Used Cars in 2022: Appreciating Faster Than Stocks and Cryptocurrencies
Based on a tracking index of used car prices, a well-known money analyst says they’re appreciating faster than the stock market and bitcoin. Market researcher Jim Bianco says, “If you want to know what the best investment you probably had in 2021, it’s that car sitting in your driveway or in that garage.”
The Manheim Index shows the spike in used car prices
According to the Manheim tracking index, in the last four months, used car prices have increased by more than 20 percent. That percentage is more than the S&P, and bitcoin, too. “As of December 15, the latest set of data we’ve got, they’re just accelerating higher and higher right now. There’s no peak at least as of now,” he says.
There are reasons why this is happening. First, new-car prices are pricing out some looking for a new car. Some of this increase is based on the chip shortage, which has almost eliminated negotiating prices with dealers.
The second reason is that flippers are buying up used cars to sell at higher prices. So some new car buyers are looking at the secondary market, while at the same time speculators are buying up cars. But on CNBC Bianco said you should buy now as prices are only going up in 2022.
Aren’t used cars depreciating assets?
A used car is supposed to be a depreciating asset. They’re not supposed to go up in value unless they’re certain Ferraris or Porsches. “This year they’ve gone up in price 49%, call it 50%,” he says. What Bianco doesn’t say is when we might see pricing start to fall in the used car market. According to Kelley Blue Book, the average new car cost is $46,320, while the average used car price is $27,569.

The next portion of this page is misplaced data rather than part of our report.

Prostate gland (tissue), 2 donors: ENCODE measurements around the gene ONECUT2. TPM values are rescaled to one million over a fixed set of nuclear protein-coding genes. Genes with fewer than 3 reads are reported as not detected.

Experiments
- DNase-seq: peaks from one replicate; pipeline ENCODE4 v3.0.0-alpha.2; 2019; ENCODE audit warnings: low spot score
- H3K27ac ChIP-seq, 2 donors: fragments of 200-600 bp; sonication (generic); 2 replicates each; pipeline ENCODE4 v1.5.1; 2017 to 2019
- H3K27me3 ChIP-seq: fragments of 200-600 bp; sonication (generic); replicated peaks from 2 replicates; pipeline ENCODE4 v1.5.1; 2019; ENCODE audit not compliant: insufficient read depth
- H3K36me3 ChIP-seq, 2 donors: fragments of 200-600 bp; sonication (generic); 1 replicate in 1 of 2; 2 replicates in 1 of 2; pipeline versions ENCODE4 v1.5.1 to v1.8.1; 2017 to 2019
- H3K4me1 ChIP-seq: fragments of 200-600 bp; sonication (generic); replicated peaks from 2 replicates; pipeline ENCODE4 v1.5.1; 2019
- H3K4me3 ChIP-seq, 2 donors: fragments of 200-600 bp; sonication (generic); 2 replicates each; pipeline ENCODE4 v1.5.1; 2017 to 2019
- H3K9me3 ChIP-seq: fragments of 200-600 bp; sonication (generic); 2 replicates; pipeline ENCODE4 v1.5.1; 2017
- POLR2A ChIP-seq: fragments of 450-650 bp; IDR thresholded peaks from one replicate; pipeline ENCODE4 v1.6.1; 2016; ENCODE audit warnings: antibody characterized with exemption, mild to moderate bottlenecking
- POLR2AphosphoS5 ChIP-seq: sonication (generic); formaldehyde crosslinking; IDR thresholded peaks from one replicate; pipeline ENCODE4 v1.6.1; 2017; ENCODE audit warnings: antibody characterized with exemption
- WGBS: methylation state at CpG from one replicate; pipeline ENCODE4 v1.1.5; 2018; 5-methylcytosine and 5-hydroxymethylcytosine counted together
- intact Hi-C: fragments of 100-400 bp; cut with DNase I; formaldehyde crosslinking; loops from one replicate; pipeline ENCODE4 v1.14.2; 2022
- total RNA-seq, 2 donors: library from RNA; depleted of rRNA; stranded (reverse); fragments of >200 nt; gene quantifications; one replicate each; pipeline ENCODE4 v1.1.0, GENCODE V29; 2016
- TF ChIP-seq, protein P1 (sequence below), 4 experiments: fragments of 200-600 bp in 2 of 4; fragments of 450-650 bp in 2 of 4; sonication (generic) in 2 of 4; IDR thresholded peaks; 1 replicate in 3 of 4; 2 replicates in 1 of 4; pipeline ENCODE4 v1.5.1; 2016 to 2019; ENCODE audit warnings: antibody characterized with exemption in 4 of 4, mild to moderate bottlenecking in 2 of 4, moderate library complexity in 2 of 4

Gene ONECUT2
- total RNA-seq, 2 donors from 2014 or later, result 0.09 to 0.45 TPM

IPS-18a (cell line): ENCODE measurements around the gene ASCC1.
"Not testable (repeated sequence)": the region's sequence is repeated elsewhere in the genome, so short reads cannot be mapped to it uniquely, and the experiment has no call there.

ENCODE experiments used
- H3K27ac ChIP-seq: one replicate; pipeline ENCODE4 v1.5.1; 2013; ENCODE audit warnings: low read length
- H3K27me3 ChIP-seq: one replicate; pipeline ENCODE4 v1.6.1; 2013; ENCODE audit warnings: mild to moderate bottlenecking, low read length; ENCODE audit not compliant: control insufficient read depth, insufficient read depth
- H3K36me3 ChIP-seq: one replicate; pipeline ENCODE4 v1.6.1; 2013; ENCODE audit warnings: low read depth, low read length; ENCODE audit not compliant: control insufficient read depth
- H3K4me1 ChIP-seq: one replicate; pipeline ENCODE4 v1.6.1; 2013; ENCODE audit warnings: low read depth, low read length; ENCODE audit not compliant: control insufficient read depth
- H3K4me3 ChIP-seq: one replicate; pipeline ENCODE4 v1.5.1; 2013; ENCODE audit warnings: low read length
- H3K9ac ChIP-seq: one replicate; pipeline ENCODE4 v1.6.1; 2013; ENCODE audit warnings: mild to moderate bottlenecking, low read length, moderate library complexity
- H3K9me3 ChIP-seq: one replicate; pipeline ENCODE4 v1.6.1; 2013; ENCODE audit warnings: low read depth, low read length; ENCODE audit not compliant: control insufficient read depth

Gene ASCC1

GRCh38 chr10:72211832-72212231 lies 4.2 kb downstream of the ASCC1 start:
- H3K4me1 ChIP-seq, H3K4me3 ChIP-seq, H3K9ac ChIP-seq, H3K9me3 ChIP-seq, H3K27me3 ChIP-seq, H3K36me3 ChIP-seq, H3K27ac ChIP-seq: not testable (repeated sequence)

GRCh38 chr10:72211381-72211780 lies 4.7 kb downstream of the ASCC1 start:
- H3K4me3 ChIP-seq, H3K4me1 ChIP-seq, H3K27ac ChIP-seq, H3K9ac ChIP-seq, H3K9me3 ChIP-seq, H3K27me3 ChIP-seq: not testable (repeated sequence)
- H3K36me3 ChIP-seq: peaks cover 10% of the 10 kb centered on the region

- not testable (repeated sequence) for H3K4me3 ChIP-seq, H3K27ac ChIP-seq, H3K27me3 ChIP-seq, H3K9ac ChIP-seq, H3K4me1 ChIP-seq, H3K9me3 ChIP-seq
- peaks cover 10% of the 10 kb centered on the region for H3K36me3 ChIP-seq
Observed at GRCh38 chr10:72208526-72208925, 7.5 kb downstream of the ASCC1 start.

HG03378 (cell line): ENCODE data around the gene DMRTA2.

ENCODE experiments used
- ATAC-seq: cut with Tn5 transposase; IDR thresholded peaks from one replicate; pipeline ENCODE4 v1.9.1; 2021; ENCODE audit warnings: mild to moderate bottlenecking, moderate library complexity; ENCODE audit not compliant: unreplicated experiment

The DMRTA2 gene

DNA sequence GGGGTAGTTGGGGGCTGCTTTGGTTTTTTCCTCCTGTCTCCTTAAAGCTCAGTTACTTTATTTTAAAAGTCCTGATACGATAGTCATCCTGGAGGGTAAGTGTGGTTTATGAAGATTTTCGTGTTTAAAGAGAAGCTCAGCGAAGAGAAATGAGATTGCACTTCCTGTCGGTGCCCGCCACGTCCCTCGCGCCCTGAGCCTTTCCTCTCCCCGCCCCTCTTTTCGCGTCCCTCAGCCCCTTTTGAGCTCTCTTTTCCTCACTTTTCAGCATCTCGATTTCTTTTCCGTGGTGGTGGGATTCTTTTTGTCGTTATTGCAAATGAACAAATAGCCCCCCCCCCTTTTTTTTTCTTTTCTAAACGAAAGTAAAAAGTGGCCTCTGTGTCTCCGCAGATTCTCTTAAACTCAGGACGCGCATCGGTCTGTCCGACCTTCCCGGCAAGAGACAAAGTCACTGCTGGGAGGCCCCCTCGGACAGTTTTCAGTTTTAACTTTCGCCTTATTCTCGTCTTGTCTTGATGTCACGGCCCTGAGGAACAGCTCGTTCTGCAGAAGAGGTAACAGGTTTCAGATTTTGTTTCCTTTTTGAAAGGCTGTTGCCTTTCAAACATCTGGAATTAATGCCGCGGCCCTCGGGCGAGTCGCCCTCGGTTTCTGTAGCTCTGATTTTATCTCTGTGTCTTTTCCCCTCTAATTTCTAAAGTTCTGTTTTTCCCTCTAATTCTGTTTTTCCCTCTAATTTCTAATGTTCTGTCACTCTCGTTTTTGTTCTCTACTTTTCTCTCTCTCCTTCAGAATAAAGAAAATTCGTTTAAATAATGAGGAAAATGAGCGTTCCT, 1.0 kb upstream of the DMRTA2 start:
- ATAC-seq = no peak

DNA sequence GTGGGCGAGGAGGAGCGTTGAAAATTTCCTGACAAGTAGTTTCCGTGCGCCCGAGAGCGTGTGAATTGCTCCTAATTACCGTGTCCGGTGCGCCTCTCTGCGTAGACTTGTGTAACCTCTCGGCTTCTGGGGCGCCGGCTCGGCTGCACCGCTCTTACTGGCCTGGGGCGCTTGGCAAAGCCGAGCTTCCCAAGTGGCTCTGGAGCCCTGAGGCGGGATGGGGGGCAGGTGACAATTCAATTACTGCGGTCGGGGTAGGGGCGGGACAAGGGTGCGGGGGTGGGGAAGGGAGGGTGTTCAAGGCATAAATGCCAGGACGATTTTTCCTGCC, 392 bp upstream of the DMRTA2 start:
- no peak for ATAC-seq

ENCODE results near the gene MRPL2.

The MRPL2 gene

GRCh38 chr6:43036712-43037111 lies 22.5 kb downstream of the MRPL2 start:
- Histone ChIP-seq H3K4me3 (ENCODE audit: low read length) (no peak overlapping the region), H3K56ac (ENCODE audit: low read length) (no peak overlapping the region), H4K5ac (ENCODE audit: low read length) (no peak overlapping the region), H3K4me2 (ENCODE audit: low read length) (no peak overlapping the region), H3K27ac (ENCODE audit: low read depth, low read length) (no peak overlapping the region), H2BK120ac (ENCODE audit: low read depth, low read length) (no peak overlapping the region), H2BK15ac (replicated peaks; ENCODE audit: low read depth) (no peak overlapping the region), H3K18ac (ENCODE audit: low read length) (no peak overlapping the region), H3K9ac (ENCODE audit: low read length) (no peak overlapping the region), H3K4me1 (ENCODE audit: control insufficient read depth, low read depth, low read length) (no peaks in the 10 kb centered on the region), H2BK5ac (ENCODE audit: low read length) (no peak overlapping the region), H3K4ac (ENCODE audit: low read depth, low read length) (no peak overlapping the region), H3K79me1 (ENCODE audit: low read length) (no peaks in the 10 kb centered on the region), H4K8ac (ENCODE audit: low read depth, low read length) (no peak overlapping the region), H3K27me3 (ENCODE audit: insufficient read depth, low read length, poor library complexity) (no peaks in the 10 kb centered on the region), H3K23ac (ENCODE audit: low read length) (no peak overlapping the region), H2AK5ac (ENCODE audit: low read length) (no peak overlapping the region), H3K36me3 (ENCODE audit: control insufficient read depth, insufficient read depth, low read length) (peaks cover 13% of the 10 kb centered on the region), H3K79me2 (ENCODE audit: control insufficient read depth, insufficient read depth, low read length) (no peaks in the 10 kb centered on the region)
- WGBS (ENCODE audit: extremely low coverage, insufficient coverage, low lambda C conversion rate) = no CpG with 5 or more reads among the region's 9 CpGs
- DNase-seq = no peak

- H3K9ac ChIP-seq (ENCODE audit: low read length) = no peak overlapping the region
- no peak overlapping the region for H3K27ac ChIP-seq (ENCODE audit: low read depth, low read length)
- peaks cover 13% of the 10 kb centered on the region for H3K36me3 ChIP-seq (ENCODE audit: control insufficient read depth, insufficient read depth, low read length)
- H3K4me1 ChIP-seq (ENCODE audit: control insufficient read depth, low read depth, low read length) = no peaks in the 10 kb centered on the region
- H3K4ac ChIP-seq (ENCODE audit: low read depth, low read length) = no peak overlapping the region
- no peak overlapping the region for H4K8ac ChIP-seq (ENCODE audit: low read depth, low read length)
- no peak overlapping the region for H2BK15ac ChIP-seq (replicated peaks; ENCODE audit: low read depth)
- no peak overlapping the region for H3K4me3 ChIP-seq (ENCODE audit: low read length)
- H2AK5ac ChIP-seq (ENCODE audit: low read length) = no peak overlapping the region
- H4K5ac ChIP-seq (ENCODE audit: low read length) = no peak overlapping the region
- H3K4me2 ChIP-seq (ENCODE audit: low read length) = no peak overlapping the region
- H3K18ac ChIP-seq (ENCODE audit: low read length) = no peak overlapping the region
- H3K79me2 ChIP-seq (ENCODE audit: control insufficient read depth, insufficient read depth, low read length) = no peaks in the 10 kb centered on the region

Unfortunately, all of this activity points at another tell-tale sign of inflation. This could be the first inflation spike in over a generation. “This is exactly what they don’t want to see happen because this is that self-reinforcing idea about inflation,” he says, referring to the Federal Reserve.
If this is inflation, when will used car prices drop?
Some analysts say that while we are in the midst of an inflationary period, it will start to taper off in 2022. But it could be a slow drop that takes a while for consumers to see in their wallets. “This could go on for another year. It could go on for two more weeks,” Bianco said. “The activity that you’re seeing is probably bubblicious.” What he means is that it is a bubble. When it pops, prices will fall fast and hard.
So it depends on whether you need a newer car now, or you can wait. And if you can wait, the only question is how long this will last?